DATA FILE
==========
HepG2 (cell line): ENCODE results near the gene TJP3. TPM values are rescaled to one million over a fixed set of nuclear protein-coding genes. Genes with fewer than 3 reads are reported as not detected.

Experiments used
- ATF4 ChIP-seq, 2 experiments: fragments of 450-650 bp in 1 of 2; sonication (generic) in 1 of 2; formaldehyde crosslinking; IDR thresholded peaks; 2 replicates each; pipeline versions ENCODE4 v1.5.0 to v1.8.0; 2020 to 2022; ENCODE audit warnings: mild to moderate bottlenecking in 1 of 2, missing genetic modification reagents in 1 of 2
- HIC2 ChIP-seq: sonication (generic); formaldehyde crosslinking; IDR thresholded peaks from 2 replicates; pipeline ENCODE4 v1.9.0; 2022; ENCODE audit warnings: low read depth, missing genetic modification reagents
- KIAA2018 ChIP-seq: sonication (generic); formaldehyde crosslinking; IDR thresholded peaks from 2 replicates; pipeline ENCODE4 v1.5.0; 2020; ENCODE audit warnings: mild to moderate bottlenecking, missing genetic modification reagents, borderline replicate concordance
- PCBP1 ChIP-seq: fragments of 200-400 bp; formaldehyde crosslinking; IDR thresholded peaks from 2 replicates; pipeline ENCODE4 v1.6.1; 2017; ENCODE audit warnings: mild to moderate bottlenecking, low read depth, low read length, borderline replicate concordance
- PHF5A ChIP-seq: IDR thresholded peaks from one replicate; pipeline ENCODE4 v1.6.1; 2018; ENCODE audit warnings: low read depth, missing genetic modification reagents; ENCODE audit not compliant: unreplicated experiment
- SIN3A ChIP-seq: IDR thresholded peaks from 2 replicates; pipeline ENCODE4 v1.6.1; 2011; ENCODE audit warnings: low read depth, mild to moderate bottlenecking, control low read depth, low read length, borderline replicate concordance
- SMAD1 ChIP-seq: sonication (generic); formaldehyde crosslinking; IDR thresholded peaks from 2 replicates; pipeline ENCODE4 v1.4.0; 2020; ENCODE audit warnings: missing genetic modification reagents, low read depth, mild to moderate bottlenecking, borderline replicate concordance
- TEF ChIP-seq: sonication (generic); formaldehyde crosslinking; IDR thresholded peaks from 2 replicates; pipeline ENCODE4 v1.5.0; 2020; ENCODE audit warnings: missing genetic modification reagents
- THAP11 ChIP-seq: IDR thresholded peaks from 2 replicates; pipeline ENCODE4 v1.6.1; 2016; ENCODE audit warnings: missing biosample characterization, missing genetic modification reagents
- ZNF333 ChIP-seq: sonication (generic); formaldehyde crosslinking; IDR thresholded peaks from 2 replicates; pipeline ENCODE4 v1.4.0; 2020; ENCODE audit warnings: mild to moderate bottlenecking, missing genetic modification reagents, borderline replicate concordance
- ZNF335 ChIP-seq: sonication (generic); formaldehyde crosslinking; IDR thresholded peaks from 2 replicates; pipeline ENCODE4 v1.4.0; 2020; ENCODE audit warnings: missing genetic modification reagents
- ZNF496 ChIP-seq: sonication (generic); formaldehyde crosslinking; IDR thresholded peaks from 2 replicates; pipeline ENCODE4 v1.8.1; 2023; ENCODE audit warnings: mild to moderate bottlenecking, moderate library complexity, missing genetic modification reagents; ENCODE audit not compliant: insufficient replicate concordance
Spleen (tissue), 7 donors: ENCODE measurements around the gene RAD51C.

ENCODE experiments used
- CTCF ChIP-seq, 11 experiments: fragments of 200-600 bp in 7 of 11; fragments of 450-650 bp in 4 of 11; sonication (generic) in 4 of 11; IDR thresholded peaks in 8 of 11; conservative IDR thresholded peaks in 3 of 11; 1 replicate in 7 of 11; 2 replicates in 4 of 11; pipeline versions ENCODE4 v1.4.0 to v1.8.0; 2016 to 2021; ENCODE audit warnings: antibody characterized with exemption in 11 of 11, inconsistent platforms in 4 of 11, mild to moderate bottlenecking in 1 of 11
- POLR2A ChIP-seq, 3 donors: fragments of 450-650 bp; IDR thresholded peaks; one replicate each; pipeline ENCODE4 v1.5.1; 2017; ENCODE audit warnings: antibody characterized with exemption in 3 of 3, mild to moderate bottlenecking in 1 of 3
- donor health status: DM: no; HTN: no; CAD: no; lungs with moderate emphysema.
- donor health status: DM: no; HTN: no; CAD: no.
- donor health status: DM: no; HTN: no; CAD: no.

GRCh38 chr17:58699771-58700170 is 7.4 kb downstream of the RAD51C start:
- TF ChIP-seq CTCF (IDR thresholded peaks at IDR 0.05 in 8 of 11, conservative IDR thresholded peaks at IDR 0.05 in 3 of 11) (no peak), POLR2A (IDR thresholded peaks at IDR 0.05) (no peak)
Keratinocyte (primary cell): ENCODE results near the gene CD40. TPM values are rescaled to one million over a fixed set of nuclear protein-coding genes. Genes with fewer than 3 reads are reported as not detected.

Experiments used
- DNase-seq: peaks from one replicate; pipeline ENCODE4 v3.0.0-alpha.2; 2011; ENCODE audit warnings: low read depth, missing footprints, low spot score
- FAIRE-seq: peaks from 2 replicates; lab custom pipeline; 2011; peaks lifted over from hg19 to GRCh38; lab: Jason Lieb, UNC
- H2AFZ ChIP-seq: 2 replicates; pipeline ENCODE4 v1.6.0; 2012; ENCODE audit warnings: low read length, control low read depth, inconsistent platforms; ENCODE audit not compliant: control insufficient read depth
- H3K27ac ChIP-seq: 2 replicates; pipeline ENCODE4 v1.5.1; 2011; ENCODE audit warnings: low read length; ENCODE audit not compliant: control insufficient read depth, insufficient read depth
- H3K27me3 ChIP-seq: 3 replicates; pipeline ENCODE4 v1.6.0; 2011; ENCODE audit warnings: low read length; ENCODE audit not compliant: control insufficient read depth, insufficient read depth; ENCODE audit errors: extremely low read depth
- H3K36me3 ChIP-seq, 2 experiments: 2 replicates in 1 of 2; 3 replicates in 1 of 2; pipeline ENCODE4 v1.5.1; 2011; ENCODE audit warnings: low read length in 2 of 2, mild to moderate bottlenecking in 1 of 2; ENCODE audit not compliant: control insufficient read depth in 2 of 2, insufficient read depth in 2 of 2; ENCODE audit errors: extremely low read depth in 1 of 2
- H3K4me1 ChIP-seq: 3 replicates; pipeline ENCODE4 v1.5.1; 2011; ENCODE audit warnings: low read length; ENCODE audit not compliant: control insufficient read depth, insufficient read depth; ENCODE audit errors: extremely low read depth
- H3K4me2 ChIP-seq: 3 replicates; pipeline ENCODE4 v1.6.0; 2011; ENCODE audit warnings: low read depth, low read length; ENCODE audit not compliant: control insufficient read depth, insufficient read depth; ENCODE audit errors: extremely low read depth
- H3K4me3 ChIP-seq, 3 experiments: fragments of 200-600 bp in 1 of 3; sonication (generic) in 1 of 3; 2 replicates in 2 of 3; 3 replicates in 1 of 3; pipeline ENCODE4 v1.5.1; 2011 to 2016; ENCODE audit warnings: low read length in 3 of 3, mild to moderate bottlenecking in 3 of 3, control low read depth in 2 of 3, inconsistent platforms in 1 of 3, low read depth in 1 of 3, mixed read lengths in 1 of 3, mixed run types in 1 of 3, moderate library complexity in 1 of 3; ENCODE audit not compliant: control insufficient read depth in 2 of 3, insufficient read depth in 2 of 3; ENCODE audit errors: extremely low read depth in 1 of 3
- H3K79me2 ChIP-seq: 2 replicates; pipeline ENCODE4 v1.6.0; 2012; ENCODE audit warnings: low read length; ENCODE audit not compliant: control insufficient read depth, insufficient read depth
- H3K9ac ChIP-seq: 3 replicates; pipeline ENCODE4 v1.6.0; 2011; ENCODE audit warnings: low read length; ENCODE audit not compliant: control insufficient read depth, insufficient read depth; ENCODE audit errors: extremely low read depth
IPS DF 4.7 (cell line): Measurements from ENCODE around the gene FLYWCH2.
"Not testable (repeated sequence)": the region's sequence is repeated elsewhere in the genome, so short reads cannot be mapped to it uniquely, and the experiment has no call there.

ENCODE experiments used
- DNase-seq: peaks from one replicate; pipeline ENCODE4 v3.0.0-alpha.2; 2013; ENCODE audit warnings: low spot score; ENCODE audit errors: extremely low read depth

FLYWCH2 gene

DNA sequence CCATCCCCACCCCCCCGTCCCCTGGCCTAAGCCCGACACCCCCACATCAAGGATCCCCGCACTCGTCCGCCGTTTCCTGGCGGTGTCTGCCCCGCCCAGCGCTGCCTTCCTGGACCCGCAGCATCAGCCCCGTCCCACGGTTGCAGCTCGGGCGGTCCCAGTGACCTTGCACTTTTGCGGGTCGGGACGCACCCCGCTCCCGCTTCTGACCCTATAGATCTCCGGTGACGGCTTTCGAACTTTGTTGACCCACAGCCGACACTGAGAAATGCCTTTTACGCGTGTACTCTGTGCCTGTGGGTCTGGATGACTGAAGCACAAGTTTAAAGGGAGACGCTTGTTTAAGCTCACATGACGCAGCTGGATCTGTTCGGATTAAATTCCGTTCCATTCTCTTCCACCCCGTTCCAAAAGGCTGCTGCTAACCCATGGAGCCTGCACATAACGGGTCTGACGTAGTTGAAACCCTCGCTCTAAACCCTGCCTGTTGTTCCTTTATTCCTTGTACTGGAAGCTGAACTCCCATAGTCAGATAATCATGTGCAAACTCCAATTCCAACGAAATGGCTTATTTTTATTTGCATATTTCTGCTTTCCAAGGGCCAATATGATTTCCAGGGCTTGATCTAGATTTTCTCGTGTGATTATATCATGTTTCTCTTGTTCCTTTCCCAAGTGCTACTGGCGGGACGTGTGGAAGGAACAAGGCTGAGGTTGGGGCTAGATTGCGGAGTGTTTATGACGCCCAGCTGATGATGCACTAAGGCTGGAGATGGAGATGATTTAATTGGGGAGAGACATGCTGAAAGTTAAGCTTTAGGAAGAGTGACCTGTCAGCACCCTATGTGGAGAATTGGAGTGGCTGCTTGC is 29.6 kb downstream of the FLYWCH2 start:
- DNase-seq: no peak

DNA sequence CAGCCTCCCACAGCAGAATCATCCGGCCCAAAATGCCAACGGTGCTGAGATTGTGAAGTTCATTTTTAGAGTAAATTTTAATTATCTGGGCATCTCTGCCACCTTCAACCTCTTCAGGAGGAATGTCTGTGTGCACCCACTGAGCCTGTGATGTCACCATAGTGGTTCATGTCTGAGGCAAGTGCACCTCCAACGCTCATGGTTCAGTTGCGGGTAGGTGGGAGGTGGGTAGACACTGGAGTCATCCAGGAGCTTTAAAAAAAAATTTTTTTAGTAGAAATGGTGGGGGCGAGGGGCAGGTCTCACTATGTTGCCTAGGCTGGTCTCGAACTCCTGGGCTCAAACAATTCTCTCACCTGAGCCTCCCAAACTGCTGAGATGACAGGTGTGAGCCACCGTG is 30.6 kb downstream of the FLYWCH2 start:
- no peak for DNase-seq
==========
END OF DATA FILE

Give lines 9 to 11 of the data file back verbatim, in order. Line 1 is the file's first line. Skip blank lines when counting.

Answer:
- SMAD1 ChIP-seq: sonication (generic); formaldehyde crosslinking; IDR thresholded peaks from 2 replicates; pipeline ENCODE4 v1.4.0; 2020; ENCODE audit warnings: missing genetic modification reagents, low read depth, mild to moderate bottlenecking, borderline replicate concordance
- TEF ChIP-seq: sonication (generic); formaldehyde crosslinking; IDR thresholded peaks from 2 replicates; pipeline ENCODE4 v1.5.0; 2020; ENCODE audit warnings: missing genetic modification reagents
- THAP11 ChIP-seq: IDR thresholded peaks from 2 replicates; pipeline ENCODE4 v1.6.1; 2016; ENCODE audit warnings: missing biosample characterization, missing genetic modification reagents